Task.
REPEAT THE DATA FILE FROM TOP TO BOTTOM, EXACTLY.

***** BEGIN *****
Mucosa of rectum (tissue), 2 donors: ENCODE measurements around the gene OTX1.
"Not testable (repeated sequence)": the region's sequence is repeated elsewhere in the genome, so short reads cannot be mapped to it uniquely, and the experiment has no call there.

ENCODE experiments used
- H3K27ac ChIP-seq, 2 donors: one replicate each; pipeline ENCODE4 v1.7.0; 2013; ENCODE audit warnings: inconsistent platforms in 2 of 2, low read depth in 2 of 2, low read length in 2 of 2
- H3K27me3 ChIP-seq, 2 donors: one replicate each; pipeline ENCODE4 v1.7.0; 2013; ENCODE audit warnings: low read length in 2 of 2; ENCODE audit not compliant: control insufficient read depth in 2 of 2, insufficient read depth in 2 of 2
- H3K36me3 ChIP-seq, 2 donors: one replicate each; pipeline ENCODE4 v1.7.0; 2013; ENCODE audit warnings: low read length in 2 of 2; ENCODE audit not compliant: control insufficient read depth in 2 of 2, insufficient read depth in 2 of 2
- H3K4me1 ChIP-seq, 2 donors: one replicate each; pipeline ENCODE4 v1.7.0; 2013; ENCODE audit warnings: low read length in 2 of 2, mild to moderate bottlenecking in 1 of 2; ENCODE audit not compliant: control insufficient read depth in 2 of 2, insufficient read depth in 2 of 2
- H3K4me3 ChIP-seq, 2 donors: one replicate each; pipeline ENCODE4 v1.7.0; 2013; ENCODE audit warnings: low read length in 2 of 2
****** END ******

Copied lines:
Mucosa of rectum (tissue), 2 donors: ENCODE measurements around the gene OTX1.
"Not testable (repeated sequence)": the region's sequence is repeated elsewhere in the genome, so short reads cannot be mapped to it uniquely, and the experiment has no call there.

ENCODE experiments used
- H3K27ac ChIP-seq, 2 donors: one replicate each; pipeline ENCODE4 v1.7.0; 2013; ENCODE audit warnings: inconsistent platforms in 2 of 2, low read depth in 2 of 2, low read length in 2 of 2
- H3K27me3 ChIP-seq, 2 donors: one replicate each; pipeline ENCODE4 v1.7.0; 2013; ENCODE audit warnings: low read length in 2 of 2; ENCODE audit not compliant: control insufficient read depth in 2 of 2, insufficient read depth in 2 of 2
- H3K36me3 ChIP-seq, 2 donors: one replicate each; pipeline ENCODE4 v1.7.0; 2013; ENCODE audit warnings: low read length in 2 of 2; ENCODE audit not compliant: control insufficient read depth in 2 of 2, insufficient read depth in 2 of 2
- H3K4me1 ChIP-seq, 2 donors: one replicate each; pipeline ENCODE4 v1.7.0; 2013; ENCODE audit warnings: low read length in 2 of 2, mild to moderate bottlenecking in 1 of 2; ENCODE audit not compliant: control insufficient read depth in 2 of 2, insufficient read depth in 2 of 2
- H3K4me3 ChIP-seq, 2 donors: one replicate each; pipeline ENCODE4 v1.7.0; 2013; ENCODE audit warnings: low read length in 2 of 2